MICHAEL S. Dukakis has learned a lot since first entering government nearly two dozen years ago. And one of his most valuable lessons may be patience. The now second-term Massachusetts governor has long since come to recognize that it takes time to get lawmakers to move on key proposals.
Instead of fussing and fuming when the legislature does not act as quickly as he thinks it should, the governor rarely speaks out, even at what might appear to be inordinate delays.
Often this patience has paid off. But there are exceptions. One of them may be the Dukakis-sponsored legislation to reform the criminal-sentencing structure.
The proposal, similar to a measure that came within seconds of passage last year, would establish a set range of penalties for specific crimes against the person. A judge would have to pronounce sentence from within these prescribed bounds or file a written explanation why a stiffer or more lenient sentence was imposed.
Governor Dukakis and other boosters view the legislation as a happy middle ground between stiff mandatory penalties for each offense and the present arrangement under which justice is anything but evenhanded.
The current bill breezed through the House several weeks ago, and it is now in the Senate. How soon the legislation makes it through that chamber, and in what form, could hinge on whether the governor is willing to indulge in some personal lobbying. The longer it takes, the harder it could be, since the proposal is hardly without opposition, especially from within the judiciary.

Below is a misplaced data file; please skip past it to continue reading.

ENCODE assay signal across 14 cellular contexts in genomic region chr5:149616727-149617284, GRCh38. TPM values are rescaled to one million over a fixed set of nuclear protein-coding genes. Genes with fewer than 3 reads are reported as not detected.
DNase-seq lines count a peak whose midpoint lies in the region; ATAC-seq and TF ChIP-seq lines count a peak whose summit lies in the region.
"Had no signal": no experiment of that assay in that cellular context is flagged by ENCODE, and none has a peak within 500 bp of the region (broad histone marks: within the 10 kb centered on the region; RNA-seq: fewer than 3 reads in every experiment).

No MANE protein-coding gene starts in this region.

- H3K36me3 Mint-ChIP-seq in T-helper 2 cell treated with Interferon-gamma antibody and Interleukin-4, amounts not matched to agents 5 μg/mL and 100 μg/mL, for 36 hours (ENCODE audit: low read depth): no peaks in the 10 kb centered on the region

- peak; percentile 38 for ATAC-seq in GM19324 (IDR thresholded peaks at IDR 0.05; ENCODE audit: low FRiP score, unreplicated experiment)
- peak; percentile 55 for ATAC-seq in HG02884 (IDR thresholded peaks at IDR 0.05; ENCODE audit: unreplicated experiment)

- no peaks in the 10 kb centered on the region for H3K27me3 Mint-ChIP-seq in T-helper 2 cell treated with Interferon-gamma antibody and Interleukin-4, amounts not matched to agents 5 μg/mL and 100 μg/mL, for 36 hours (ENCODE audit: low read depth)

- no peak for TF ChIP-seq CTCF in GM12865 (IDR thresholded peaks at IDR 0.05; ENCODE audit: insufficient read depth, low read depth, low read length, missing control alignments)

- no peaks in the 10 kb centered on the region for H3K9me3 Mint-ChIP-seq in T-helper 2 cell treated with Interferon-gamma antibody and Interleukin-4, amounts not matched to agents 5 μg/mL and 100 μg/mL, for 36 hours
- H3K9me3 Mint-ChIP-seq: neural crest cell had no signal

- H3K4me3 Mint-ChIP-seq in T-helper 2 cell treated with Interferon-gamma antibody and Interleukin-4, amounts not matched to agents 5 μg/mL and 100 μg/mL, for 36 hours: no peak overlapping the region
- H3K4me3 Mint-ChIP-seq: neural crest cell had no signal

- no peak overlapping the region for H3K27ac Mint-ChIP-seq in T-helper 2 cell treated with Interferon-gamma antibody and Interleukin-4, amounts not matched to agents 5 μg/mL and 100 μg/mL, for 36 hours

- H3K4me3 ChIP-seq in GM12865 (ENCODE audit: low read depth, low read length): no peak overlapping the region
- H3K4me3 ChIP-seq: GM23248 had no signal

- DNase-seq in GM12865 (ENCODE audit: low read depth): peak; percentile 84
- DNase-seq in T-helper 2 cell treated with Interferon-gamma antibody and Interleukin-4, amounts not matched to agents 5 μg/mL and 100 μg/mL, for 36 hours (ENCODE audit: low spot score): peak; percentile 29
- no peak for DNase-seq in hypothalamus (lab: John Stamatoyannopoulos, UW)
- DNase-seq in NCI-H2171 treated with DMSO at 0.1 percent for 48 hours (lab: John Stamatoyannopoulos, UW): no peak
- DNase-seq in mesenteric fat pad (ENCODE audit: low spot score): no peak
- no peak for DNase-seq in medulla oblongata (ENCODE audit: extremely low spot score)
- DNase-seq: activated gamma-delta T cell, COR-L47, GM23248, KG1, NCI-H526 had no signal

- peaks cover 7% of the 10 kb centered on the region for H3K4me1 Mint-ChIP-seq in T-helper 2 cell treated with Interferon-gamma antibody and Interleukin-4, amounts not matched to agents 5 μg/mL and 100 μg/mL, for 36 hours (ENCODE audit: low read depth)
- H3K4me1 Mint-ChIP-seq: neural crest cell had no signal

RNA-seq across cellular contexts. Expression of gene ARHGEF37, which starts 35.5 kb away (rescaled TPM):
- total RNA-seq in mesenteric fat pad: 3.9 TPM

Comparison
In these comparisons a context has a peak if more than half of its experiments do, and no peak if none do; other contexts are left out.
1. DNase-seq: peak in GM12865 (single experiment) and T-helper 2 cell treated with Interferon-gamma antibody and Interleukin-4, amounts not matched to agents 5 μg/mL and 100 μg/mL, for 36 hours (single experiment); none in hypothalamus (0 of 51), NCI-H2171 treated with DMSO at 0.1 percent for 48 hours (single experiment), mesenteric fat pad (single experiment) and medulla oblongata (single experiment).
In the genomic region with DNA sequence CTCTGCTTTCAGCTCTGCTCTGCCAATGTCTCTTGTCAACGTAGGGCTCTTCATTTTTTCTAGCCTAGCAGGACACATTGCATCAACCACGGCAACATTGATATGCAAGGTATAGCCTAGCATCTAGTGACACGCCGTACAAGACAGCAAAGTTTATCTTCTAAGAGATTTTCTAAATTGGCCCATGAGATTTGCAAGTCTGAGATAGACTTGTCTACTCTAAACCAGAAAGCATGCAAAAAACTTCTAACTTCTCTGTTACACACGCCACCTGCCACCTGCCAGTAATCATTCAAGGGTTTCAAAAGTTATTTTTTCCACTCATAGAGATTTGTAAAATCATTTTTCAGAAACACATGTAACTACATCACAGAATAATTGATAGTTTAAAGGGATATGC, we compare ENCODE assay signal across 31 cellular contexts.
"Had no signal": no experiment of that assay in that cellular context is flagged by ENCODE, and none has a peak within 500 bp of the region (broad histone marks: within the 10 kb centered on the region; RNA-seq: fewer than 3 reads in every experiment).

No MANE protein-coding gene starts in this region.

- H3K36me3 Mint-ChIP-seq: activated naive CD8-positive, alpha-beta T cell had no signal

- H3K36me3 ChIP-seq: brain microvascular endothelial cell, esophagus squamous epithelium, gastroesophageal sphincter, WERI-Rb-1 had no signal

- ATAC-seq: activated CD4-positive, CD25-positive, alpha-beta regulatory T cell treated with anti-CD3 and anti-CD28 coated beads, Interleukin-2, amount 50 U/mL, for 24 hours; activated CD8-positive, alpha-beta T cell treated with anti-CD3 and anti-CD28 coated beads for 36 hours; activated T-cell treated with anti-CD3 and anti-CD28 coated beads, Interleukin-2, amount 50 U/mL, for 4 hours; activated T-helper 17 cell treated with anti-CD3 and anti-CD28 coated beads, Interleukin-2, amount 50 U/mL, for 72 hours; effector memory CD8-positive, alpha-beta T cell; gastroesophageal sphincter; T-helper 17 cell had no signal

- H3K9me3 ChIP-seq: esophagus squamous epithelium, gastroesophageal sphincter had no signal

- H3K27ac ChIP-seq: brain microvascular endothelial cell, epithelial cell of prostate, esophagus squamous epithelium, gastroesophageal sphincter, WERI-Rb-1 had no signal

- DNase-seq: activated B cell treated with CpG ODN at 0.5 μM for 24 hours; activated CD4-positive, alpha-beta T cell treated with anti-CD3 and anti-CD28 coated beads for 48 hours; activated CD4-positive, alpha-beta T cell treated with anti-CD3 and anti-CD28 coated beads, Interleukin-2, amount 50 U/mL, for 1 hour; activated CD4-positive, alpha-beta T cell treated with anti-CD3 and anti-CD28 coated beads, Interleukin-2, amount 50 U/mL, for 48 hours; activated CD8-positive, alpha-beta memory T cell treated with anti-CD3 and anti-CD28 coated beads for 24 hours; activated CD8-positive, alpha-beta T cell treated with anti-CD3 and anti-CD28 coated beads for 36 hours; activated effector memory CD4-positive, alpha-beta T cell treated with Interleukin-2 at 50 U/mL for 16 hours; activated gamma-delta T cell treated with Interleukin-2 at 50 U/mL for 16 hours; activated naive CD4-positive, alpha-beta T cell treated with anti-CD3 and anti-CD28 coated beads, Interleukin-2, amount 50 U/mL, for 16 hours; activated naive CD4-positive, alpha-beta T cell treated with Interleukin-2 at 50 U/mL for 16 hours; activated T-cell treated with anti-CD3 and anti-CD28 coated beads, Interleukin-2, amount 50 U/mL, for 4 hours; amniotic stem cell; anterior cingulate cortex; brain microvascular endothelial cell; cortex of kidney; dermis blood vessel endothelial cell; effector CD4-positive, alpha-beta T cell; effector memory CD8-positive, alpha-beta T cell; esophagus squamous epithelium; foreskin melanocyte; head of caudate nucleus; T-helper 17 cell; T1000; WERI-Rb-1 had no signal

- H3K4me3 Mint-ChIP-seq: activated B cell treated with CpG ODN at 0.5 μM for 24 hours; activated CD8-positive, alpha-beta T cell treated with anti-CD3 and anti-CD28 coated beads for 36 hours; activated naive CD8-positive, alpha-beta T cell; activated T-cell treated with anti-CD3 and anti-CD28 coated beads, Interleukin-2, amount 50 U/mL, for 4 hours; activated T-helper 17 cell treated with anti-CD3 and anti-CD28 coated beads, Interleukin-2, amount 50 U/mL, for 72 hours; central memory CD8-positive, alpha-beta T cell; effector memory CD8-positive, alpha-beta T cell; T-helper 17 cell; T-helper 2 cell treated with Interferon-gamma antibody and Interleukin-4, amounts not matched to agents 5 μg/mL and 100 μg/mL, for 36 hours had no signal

This is despite the fact that the measure's boosters include Edward F. Hennessey, chief justice of the Massachusetts Supreme Judicial Court; Joseph F. Feeney, chief justice of the Boston Municipal Court; and Samuel E. Zoll, chief justice of the District Courts. Attorney General Francis X. Bellotti is also among the supporters. So are at least two state district attorneys -- William Delahunt of Norfolk County and Ronald A. Pina of Bristol County.
But a number of trial-court judges are less than thrilled with the presumptive-sentence legislation, which would restrict their latitude in imposing penalties, or at least make them account publicly for the punishment they hand out. Particularly distasteful to some members of the bench and some defense lawyers is a provision that would allow a prosecutor to appeal a sentence that he or she felt was too light.
A recent poll of Superior Court judges showed that 47 of the 61 were against the House-approved Dukakis legislation in its present form.
While the proposal may require some fine-tuning, it would seem to provide greater flexibility than some critics imply. Whenever a judge concludes the circumstances of a crime, or the background of a convicted felon, deserve special consideration, a sentence outside the prescribed guidelines is possible. Only the reason for the decision need be stated. That would not seem too much to ask.
From the public's standpoint, the pending legislation would provide more-certain penalties for those who break the same law, regardless of the trial judge.
If potential felons knew it would be nearly impossible to get off with little or no punishment, even from a judge with a reputation for leniency, more might think twice before committing a crime.
If, as its critics now vehemently insist, presumptive sentencing is not the answer to improved justice for all, they owe it to the commonwealth and its citizens to come up with a viable alternative.
In the absence of such a proposal, the Dukakis legislation would seem to be well worth trying. Lawmakers might even consider its passage on a short-term basis. Should things not work out as anticipated, they could replace it with a different and presumably more effective approach to equity in criminal sentencing.
To suggest the present setup with its glaring inequities in administration is more than a failure is to ignore the Bay State's less than impressive recidivism rate.
Presumptive sentencing might not be the answer. But it could be an important step in the right direction.